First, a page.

From a recluse secluded in a castle…
…to his Countess!
Cloistered away in a castle since birth, Madelyn Aylmer must now fulfil her eccentric father’s dying request: wed nobleman Jack Ransome! She has what Jack needs – land – and so he accepts their marriage of convenience, and vows to introduce this sheltered innocent into Society. But what Madelyn hadn’t expected was the way her body reacts to Jack, especially to his promise of a union filled with unbridled passion!
Louise Allen is an author whose work I’ve enjoyed many times in the past, and I always look forward to a new release from her. Contracted as His Countess is a standalone historical romance that puts a slightly different spin on a familiar trope, and the very different backgrounds of the two protagonists make for some interesting situations and conflicts. But somewhere around the half-way point, the story loses focus and never really regains it; the romance is not well developed and even thought the eleventh-hour black moment is actually set up earlier in the book, it nonetheless feels flimsy and awkward.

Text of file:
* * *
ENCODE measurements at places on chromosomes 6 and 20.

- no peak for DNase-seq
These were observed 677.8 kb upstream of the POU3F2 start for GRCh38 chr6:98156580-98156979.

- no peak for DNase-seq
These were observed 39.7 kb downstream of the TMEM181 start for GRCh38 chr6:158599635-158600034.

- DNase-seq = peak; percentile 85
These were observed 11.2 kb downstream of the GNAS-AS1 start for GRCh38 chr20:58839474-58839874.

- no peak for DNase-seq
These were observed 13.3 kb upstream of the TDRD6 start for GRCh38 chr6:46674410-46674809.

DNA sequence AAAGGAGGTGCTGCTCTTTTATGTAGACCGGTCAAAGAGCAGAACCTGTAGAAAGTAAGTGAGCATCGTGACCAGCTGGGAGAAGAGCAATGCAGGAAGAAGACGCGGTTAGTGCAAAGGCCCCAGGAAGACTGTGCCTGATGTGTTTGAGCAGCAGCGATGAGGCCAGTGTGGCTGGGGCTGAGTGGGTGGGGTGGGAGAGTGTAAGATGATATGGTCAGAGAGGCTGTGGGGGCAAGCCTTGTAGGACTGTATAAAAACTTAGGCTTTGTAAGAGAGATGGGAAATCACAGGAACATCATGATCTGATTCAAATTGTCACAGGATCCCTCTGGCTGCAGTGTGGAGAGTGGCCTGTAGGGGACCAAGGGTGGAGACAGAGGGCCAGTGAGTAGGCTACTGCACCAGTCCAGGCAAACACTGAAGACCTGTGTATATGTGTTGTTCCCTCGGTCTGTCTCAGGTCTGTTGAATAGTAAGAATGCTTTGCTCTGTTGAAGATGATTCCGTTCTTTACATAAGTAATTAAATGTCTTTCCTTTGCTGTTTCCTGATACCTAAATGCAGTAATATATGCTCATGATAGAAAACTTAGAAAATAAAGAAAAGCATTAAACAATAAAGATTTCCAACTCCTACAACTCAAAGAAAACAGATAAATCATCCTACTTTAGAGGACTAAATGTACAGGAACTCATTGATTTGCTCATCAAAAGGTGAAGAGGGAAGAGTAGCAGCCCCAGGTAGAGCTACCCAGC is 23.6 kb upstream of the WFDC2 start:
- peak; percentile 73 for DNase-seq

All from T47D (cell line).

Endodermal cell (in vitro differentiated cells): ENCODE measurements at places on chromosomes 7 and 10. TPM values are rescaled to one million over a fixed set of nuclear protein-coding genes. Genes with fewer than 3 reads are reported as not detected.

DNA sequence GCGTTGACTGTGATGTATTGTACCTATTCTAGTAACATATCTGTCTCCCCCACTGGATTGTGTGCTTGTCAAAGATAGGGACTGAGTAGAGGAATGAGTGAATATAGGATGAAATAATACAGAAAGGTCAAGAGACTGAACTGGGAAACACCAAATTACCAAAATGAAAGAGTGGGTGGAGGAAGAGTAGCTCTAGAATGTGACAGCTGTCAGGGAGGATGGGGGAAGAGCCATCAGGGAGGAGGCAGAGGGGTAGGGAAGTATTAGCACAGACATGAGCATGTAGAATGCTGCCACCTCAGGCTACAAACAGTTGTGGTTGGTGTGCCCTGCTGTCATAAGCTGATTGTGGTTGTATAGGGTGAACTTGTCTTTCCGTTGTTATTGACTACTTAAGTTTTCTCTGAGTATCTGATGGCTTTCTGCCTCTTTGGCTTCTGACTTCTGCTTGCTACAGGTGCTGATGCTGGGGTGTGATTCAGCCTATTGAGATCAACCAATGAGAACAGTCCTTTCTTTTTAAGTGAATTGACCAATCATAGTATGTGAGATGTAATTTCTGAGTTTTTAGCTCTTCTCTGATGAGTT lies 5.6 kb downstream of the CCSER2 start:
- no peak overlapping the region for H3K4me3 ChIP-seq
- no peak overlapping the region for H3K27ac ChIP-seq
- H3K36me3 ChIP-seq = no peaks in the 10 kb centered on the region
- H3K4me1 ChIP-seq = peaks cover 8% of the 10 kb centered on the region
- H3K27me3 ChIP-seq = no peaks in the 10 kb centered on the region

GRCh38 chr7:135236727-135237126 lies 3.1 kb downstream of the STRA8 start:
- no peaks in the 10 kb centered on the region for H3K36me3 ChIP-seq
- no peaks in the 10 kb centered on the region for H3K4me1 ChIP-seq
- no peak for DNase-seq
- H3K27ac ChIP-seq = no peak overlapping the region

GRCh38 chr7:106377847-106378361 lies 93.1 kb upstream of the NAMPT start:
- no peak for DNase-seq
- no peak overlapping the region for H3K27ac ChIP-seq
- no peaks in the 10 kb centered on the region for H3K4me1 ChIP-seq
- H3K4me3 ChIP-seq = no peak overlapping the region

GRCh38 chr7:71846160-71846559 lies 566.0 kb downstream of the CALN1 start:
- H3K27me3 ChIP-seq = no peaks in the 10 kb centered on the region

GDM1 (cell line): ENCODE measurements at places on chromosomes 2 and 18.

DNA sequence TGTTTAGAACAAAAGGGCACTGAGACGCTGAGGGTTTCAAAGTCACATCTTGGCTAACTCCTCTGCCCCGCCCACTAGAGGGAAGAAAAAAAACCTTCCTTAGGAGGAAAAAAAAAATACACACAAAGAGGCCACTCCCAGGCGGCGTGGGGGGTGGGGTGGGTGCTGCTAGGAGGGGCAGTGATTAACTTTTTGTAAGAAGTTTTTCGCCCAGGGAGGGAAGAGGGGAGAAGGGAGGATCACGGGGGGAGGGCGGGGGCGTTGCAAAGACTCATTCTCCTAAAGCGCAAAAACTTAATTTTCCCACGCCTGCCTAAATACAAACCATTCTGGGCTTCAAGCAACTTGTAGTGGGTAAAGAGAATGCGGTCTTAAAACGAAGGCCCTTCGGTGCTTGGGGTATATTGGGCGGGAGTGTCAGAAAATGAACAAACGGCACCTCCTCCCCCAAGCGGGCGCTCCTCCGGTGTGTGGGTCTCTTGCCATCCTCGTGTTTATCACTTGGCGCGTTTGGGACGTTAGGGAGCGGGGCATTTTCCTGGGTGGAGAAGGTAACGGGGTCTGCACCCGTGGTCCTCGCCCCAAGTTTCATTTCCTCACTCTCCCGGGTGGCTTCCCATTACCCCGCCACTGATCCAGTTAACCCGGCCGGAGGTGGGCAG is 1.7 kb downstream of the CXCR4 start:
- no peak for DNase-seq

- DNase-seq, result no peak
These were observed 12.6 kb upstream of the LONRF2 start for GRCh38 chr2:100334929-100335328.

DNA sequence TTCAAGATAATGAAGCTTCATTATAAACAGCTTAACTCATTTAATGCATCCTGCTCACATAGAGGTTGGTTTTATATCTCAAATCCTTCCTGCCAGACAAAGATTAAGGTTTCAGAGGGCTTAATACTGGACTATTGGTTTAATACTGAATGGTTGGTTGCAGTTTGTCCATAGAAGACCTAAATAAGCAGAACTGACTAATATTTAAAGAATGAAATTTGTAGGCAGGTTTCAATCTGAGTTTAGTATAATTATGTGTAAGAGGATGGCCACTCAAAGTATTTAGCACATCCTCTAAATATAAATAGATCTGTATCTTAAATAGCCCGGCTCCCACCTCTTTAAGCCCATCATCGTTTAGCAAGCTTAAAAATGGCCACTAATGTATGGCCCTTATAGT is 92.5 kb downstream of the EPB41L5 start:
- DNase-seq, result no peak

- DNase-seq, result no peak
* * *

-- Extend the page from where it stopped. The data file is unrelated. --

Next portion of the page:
Madelyn Aylmer is the daughter of a rather eccentric gentleman whose fascination with the gothic period went far beyond that of many of the other nineteenth century gothic revivalists. He lived as a medieval nobleman in his own castle, complete with moat, drawbridge and portcullis, dressed in medieval attire, eschewed modern conveniences and even wanted his servants to dress the part. He brought up his only daughter with medieval values and sensibilities; indeed Madelyn has had very little interaction with the outside world and is, indeed, much like the ivory-tower bound princess in a fairy tale. Now her father is dead, and she is duty-bound to fulfil his last request, which is to marry a man with bloodlines that can be traced back to before the Conquest, a man of impeccable breeding.
That gentleman is Jack Ransome, Earl of Dersington, who is commonly known in society as Jack Lackland because his is an empty title. In fact, he styles himself plain Mister Ransome, seeing no point in calling himself an earl because without lands, retainers or wealth, he has no power and therefore, no function as an aristocrat. His profligate father and elder brother left nothing, and he supports himself by working as an enquiry agent. He arrives at Castle Beaupierre in response to the invitation from Miss Aylmer, and is surprised at his reaction to the statuesque young woman dressed in clothes of a bygone age who greets him. Madelyn Aylmer is not pretty by the standards of the day, but she’s most certainly and unconventionally attractive in her poise and serenity. Plain by modern standards, yet somehow lovely and utterly remote.
You can read the rest of this review at All About Romance.